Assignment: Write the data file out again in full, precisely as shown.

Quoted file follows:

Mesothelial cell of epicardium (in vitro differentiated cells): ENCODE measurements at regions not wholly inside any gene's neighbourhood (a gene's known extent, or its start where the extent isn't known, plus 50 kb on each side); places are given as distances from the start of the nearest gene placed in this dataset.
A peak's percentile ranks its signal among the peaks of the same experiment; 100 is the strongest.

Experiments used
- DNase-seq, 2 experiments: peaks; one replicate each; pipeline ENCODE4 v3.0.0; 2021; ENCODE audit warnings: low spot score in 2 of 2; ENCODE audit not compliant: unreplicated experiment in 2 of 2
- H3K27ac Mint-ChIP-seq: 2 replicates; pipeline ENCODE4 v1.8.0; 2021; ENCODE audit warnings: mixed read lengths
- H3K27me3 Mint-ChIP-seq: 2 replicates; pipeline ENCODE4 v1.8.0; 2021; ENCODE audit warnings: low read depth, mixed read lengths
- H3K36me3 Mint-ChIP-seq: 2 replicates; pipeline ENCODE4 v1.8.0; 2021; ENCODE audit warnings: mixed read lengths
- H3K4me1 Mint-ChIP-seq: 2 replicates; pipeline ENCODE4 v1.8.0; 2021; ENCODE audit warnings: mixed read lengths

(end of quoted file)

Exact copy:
Mesothelial cell of epicardium (in vitro differentiated cells): ENCODE measurements at regions not wholly inside any gene's neighbourhood (a gene's known extent, or its start where the extent isn't known, plus 50 kb on each side); places are given as distances from the start of the nearest gene placed in this dataset.
A peak's percentile ranks its signal among the peaks of the same experiment; 100 is the strongest.

Experiments used
- DNase-seq, 2 experiments: peaks; one replicate each; pipeline ENCODE4 v3.0.0; 2021; ENCODE audit warnings: low spot score in 2 of 2; ENCODE audit not compliant: unreplicated experiment in 2 of 2
- H3K27ac Mint-ChIP-seq: 2 replicates; pipeline ENCODE4 v1.8.0; 2021; ENCODE audit warnings: mixed read lengths
- H3K27me3 Mint-ChIP-seq: 2 replicates; pipeline ENCODE4 v1.8.0; 2021; ENCODE audit warnings: low read depth, mixed read lengths
- H3K36me3 Mint-ChIP-seq: 2 replicates; pipeline ENCODE4 v1.8.0; 2021; ENCODE audit warnings: mixed read lengths
- H3K4me1 Mint-ChIP-seq: 2 replicates; pipeline ENCODE4 v1.8.0; 2021; ENCODE audit warnings: mixed read lengths